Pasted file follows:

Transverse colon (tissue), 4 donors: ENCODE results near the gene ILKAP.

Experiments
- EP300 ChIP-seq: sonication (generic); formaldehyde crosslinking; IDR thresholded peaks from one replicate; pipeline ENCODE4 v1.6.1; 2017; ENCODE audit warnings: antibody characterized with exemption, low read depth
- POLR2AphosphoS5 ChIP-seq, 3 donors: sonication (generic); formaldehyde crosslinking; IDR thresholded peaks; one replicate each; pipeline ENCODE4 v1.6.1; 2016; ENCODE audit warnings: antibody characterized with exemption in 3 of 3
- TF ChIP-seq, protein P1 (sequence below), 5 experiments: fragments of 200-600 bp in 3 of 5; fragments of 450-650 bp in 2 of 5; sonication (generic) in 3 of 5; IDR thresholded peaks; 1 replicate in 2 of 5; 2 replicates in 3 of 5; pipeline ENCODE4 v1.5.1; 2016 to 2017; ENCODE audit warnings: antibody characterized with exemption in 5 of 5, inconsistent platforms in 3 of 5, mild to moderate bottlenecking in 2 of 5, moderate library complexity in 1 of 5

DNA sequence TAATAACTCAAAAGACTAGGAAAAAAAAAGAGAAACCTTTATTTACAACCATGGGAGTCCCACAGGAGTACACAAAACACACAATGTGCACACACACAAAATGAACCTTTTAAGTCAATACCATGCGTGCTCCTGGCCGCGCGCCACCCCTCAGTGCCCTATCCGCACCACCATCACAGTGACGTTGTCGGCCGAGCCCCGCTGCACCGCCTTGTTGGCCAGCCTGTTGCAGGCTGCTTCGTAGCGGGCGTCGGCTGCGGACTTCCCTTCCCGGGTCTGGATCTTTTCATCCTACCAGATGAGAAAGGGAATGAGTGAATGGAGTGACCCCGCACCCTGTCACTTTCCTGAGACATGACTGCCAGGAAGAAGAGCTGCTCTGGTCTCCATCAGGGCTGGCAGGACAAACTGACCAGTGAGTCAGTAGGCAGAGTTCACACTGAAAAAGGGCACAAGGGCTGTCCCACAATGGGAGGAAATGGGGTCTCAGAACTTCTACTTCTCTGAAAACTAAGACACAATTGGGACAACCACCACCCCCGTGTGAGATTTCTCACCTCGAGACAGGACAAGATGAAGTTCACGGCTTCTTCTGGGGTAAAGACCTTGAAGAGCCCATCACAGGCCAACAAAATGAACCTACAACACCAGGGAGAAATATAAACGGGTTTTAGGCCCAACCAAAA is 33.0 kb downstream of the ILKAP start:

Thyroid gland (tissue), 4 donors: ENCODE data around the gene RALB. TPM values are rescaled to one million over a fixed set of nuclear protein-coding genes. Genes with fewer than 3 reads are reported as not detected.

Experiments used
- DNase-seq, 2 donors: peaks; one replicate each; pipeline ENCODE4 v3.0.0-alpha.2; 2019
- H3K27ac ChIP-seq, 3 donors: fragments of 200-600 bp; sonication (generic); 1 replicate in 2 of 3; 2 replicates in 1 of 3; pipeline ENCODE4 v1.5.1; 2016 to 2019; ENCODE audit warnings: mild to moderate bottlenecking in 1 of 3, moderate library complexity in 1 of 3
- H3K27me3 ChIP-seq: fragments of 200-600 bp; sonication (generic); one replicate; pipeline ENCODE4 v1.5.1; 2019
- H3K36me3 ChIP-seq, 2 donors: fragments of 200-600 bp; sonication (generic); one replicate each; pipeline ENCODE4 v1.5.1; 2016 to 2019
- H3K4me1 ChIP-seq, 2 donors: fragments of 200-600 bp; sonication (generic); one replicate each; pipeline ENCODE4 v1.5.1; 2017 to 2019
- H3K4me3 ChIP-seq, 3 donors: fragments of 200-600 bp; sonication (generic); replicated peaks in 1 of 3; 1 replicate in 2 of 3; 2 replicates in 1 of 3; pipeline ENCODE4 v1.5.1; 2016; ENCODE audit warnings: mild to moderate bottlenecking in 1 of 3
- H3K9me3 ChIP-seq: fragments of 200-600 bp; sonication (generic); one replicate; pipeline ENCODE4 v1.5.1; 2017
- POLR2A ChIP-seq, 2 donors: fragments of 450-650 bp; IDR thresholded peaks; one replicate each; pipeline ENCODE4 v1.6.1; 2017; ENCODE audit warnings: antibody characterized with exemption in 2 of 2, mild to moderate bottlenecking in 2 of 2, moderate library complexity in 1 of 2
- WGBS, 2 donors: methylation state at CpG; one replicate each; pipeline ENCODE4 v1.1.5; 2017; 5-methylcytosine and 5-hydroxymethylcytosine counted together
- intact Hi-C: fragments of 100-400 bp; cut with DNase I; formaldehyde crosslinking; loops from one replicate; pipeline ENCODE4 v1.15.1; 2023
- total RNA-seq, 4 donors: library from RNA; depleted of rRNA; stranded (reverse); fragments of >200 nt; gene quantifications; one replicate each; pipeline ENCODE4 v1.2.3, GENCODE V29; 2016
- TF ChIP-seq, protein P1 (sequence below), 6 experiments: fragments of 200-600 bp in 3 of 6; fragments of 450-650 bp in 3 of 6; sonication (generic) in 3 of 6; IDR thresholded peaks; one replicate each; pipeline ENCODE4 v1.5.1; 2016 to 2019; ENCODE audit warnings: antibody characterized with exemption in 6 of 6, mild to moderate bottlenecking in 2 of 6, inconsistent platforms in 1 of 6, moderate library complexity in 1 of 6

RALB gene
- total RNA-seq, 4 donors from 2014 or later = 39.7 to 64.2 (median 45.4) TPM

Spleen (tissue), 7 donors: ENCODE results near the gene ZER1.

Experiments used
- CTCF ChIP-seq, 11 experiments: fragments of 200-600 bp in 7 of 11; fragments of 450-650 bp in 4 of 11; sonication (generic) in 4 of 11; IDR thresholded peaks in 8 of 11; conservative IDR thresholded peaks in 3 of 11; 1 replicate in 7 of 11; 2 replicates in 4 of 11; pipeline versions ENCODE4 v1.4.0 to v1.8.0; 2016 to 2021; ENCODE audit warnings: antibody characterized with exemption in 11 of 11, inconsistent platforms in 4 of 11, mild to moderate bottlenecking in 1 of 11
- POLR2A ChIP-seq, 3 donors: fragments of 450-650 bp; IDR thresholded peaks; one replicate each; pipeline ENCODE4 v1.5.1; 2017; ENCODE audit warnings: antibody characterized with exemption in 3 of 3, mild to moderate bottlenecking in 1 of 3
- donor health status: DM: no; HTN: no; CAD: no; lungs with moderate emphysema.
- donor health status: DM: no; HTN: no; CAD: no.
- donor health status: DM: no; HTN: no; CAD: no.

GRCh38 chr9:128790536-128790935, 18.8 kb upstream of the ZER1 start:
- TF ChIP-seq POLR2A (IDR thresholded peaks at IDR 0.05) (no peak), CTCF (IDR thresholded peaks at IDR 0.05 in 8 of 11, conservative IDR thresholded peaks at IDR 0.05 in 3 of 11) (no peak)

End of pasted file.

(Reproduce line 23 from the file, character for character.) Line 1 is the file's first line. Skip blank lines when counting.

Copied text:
Spleen (tissue), 7 donors: ENCODE results near the gene ZER1.